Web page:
Hopes fade for Spain’s survival in eurozone

The European Central Bank has disclosed details of its emergency operation to save Italy and Spain from the debt crisis, revealing that it spent a record € 22 billion on government bonds.

­The admission comes ahead of Tuesday’s meeting between French PM Nicholas Sarkozy and his German counterpart Angela Merkel in a further bid to stem the spread of the crisis.

Small business owner Joachim Araque, who together with his nephew runs a picture-framing shop opened by Joachim’s grandfather almost a century ago, says the family firm is going through tough times.

“Like all in Spain, my business has been struggling. Although it’s not visible in all areas of business, times have been very hard,” says the man who combines the privilege of living for his work with the necessity of working in order to live.

Consider this: Spain is notorious for having unemployment at more than 20 per cent – one of the highest in the eurozone – and carrying a gargantuan sovereign debt burden with ever-costlier bonds. And the country’s problems do not stop there.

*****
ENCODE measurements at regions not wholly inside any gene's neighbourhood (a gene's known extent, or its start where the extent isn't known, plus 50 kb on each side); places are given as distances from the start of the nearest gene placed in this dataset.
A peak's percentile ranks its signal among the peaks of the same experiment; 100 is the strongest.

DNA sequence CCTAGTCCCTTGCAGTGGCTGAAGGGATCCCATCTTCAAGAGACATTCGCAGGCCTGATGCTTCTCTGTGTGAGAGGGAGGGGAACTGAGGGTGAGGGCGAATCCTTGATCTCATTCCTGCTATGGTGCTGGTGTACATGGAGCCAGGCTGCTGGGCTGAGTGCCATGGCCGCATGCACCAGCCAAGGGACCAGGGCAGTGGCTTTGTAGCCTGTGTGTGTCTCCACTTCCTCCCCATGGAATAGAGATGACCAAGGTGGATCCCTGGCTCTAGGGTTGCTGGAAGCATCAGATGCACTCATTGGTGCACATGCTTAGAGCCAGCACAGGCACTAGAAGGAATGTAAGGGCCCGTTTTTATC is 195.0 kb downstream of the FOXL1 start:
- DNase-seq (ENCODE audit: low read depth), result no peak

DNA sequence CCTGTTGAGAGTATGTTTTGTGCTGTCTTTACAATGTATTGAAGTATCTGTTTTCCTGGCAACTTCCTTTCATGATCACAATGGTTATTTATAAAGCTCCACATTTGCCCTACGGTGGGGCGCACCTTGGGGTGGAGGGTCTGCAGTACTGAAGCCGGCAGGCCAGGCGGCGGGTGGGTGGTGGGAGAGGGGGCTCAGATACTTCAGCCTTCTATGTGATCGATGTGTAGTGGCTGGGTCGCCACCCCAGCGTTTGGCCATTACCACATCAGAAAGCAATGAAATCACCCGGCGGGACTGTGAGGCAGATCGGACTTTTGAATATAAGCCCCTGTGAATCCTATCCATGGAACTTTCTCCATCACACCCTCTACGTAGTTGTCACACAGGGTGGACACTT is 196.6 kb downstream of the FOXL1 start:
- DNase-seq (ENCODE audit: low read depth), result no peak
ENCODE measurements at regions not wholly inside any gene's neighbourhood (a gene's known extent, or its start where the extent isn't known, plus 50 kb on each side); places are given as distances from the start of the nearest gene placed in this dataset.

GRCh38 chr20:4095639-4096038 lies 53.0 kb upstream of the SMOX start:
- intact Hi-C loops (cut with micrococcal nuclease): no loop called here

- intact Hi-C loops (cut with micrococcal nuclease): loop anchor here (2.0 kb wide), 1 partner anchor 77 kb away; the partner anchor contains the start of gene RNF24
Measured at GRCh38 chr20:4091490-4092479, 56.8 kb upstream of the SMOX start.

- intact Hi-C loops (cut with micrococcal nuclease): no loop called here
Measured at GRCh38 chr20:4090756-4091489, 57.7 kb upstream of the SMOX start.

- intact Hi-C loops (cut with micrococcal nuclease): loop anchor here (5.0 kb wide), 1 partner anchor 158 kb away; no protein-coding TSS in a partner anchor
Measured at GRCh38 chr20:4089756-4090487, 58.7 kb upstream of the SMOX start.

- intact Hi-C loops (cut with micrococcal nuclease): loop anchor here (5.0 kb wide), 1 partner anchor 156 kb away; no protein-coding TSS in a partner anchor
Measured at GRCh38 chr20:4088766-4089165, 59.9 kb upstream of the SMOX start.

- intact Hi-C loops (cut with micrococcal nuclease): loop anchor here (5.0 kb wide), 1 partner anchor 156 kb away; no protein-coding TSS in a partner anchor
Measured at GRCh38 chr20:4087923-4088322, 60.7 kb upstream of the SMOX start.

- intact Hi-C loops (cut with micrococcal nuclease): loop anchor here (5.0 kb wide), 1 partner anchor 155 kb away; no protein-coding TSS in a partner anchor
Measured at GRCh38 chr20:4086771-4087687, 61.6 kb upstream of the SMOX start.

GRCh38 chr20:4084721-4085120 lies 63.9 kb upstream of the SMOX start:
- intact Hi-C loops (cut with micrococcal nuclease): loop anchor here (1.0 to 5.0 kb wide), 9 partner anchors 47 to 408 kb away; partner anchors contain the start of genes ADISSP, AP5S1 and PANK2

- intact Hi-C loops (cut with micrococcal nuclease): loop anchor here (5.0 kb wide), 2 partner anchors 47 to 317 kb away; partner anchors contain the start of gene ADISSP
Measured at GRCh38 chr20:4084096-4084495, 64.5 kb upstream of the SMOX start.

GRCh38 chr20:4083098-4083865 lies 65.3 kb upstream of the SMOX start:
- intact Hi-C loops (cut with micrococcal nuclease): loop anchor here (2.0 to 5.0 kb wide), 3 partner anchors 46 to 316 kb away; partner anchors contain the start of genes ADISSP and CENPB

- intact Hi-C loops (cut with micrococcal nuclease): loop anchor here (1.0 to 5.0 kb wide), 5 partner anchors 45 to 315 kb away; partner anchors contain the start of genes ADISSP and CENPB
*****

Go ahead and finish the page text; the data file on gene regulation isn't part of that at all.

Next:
Despite being the fourth-largest economy in Europe, Spain is definitely feeling the bite of the credit crisis, and that has left many asking a question: is the eurozone such a great idea, after all?

The answer may just be, “No”.

Spain’s rating has been downgraded twice since last September, with the Moody’s agency threatening to do so again in the future.

In fact, some in Spain believe the best strategy in the current climate may be an exit one.

“This [exit from the eurozone] would give us a certain autonomy. It would have a positive effect on internal processes in the country and on purchasing power, and would give citizens access to all sorts of benefits, and would have been good for wages. It could very well lead to an  improvement of the situation in Spain,” believes Carlos J. Moreiro, Chair of Economy, Free School Eméritos in Madrid.

A key factor here is distance: while the Spanish struggle with debt and unemployment, their fate is largely being decided by Europe’s paymasters-in-chief – in Brussels.

“What we’re witnessing here are major internal problems, which you cannot solve out of Brussels, because it’s outside of EU competence,” acknowledges Carlos J. Moreiro. “They have neither the finances nor the labor capabilities to help Spain. Of course, many people are unhappy with the place Spain takes in the European Union.”

But craftsman Joachim Araque is not losing hope that his country and his business will eventually climb out of the slump.

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